Within the first few minutes of the movie, when the three couples are shown boarding the airplane, you see a display of power messages between Phil and his wife. His wife portrays an Aggressive Message with one line “Phil, I’m standing.” It shows that she doesn’t care that he was in the midst of a conversation, only that he was in her way. Phil then responds with a classic Nonassertive Message of “Yes, dear.” He then proceeds to stop his conversation abruptly and move toward their seats in effort to give her what she wants.
Self Concept is how one seems themselves, and it plays a large role in this film. Mitch sees himself deteriorating with old age. Barbara, his wife, points out how each year he finds a new illness or problem with himself as his birthday passes. He projects his concept of his self onto his physical being. He appears to have a low confidence level, a poor outlook on his life and sees himself in increasingly poor manner. That theory is later confirmed when he is at work and he is self disclosing to his boss through the line, “You ever reach a point in your life where you say to yourself, ‘This is the best I’m ever gonna look, the best I’m ever gonna feel, the best I’m ever gonna do, and it ain’t that great’?”
Nonverbal Communication is just what it sounds like, communicating without words. This movie is very good about displaying nonverbal communication toward the audience without breakin...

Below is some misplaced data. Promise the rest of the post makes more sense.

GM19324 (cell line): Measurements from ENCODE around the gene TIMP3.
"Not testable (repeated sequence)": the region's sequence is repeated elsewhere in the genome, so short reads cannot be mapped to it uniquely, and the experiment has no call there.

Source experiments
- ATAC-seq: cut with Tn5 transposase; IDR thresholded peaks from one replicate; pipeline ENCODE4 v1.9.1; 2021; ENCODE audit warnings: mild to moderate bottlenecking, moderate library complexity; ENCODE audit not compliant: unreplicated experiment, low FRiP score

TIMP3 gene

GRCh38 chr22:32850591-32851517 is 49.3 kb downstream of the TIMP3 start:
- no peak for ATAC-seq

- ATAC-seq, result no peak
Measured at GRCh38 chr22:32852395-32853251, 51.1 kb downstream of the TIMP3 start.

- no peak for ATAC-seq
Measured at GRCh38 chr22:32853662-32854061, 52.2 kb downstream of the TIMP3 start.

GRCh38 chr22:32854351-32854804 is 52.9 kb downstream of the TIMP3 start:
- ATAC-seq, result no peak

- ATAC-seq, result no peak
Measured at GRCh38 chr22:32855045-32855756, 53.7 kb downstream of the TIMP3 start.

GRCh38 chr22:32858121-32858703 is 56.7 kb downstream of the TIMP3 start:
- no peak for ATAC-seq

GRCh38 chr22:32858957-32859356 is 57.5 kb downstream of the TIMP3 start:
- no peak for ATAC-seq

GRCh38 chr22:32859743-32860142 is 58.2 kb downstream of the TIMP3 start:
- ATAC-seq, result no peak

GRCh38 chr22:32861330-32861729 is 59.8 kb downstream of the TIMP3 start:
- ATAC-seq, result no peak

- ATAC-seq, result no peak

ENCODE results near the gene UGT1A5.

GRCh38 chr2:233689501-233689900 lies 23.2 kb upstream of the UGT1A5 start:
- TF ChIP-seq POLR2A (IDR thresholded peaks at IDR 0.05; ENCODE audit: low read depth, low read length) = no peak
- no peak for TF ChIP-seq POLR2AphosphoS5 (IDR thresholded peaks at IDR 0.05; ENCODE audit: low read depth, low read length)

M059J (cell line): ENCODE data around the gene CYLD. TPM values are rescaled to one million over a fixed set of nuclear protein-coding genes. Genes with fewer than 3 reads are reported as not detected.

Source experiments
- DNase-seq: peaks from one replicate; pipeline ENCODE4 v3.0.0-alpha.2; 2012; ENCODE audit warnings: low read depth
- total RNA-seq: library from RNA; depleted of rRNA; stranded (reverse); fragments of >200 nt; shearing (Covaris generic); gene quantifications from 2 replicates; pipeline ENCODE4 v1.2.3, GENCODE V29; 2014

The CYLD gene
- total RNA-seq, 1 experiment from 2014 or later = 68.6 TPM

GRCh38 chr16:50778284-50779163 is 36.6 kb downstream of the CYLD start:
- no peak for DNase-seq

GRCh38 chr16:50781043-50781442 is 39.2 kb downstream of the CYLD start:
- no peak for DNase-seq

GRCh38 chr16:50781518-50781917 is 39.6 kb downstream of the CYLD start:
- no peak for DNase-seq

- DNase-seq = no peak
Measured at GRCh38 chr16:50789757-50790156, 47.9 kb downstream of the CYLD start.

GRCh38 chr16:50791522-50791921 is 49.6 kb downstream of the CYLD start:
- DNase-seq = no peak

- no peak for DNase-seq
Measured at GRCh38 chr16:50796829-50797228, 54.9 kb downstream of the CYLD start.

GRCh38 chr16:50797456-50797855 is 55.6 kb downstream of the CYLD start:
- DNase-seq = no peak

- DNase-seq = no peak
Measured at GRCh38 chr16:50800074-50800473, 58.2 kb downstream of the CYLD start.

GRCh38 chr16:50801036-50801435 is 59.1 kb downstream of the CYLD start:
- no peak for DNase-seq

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...T.R., who were ganging up on Mitch. He nearly shoots one, sends them both to bed and continues to scream until his anger has subsided. This is a side of Phil that we can infer neither Ed, Mitch, the others, or even Phil knew of as they all have a look of shock on their faces.
Ed, Phil, and Mitch display Acculturation after Jeff and T.R. leave the cattle and the people behind. They take on the culture’s responsibility of finishing what they start and continue to drive the herd.
By the end of the movie, Mitch has found his smile, his self concept has improved, and his “one thing.” He finishes the Relationship Repair that he sought out when he began this journey. He learns to use productive conflict management strategies and enjoy life. He reaches The Adjustment stage when he brings home the happiness, morals, ethics, -- and Norman that he found on his adventure.
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